Inflammation-resolution is a protective response that is mediated by specialized pro-resolving mediators (SPMs). The clearance of dead cells or efferocytosis is a critical cellular program of inflammation-resolution. Impaired efferocytosis can lead to tissue damage in prevalent human diseases, like atherosclerosis. Therefore understanding mechanisms associated with swift clearance of dead cells is of utmost clinical importance. Recently, the accumulation of necroptotic cells (NCs) was observed in human plaques and we postulated that this is due to defective clearance programs. Here we present evidence that NCs are inefficiently taken up by macrophages because they have increased surface expression of a well-known “don’t eat me” signal called CD47. High levels of CD47 on NCs stimulated RhoA-pMLC signaling in macrophages that promoted “nibbling”, rather than whole-cell engulfment of NCs. Anti-CD47 blocking antibodies limited RhoA-p-MLC signaling and promoted whole-cell NC engulfment. Treatment with anti-CD47 blocking antibodies to Ldlr−/− mice with established atherosclerosis decreased necrotic cores, limited the accumulation of plaque NCs and increased lesional SPMs, including Resolvin D1 (RvD1) compared with IgG controls. Mechanistically, RvD1 promoted whole-cell engulfment of NCs by decreasing RhoA signaling and activating CDC42. RvD1 specifically targeted NCs for engulfment by facilitating the release of the well-known “eat me signal” called calreticulin from macrophages in a CDC42 dependent manner. Lastly, RvD1 enhanced the clearance of NCs in advanced murine plaques. Together, these results suggest new molecules and signaling associated with the clearance of NCs, provide a new paradigm for the regulation of inflammation-resolution, and offer a potential treatment strategy for diseases where NCs underpin the pathology.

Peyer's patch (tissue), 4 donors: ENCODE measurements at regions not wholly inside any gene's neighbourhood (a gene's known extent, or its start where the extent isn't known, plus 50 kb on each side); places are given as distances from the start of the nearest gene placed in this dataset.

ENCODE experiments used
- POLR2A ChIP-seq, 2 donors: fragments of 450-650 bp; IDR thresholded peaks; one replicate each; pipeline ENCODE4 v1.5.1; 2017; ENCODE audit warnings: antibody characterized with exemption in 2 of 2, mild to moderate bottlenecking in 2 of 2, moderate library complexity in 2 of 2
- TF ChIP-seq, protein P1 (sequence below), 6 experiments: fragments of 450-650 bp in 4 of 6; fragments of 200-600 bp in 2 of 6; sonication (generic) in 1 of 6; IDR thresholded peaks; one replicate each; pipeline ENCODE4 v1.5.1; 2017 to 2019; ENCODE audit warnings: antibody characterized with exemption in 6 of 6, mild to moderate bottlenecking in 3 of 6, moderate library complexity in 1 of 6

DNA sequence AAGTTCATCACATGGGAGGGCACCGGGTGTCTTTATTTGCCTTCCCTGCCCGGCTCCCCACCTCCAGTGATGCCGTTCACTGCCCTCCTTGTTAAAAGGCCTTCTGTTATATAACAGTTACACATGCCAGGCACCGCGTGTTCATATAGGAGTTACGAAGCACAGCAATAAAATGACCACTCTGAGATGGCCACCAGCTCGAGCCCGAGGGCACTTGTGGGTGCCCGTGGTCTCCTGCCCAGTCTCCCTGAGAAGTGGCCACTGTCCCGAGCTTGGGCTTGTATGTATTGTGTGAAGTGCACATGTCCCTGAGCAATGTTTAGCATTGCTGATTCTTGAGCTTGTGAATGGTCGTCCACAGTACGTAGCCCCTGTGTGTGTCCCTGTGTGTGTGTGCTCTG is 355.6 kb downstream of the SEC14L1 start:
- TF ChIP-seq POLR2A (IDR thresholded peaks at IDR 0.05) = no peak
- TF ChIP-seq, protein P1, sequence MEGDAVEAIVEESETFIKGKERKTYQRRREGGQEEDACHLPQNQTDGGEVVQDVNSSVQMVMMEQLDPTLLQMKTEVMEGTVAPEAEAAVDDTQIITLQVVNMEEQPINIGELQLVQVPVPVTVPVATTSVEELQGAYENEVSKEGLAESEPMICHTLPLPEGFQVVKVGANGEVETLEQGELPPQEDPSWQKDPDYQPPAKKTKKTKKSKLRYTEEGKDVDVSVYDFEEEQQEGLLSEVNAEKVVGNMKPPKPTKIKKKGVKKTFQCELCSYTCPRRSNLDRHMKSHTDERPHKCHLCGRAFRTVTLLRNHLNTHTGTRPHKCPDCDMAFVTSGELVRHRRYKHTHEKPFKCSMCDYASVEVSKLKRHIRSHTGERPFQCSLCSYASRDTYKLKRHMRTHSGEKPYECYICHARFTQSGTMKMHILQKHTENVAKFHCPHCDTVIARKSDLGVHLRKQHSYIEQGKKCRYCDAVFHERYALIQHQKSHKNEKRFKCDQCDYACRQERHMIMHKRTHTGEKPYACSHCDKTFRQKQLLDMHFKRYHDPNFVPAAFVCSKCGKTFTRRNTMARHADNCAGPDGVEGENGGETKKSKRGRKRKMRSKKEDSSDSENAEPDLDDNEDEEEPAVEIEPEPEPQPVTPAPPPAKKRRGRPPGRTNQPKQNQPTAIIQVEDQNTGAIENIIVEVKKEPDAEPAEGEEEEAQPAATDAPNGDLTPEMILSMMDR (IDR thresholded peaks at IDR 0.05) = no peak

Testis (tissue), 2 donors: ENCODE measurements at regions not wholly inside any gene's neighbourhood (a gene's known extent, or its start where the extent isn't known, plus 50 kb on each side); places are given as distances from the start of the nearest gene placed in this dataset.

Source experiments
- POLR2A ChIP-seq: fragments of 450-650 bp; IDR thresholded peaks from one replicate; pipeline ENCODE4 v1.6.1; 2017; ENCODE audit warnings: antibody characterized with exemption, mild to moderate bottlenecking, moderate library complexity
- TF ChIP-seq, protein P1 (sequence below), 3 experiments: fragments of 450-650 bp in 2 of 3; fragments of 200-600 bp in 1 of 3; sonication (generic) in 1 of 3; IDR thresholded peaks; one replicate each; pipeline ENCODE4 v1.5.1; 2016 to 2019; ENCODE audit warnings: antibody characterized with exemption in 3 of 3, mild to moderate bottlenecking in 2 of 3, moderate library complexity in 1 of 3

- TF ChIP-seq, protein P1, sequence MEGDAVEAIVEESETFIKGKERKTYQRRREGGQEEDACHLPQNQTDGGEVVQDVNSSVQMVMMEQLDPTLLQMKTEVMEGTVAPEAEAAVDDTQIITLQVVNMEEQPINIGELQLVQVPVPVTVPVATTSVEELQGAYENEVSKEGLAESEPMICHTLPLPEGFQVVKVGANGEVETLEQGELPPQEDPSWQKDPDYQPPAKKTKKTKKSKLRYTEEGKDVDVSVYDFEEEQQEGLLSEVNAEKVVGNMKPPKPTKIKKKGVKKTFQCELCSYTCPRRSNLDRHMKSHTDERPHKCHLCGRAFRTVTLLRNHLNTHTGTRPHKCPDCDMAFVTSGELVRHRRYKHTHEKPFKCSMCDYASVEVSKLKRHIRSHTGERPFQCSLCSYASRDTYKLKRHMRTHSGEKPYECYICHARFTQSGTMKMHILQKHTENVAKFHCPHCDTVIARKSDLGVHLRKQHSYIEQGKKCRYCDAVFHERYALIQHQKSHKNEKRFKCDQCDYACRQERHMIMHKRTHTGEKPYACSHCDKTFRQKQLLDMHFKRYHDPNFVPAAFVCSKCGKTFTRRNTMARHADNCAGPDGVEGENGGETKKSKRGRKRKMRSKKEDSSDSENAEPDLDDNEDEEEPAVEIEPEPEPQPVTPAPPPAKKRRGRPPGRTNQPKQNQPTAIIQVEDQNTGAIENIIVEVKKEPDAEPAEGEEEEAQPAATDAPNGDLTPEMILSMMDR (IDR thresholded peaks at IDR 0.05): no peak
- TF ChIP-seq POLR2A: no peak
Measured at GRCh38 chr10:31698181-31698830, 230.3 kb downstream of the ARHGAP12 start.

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We thank the AMC imaging core facility for the use of the Zeiss LSM880 confocal microscope. IMARIS software by Bitplane Inc was purchased using funding from NSF #1725984.
This work was supported by NIH grants HL119587 (G.F.), HL141127 (G.F.), HL119047 (K.J.R), HL106173 (M.S.), GM095467 (M.S.; Core B), and BRG-CA207725 (M.B.), NIH R35 HL144475 (N.J.L.), HL110951 (D.D.T), HL113208 (D.D.T), and HL130304 (D.D.T). BES was supported by a National Research Service Award from the NIH (HL136044), and KJR by the Canadian Institutes for Health Research.
Conflict of interest
The authors declare that they have no conflict of interest.
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Edited by S. Nagata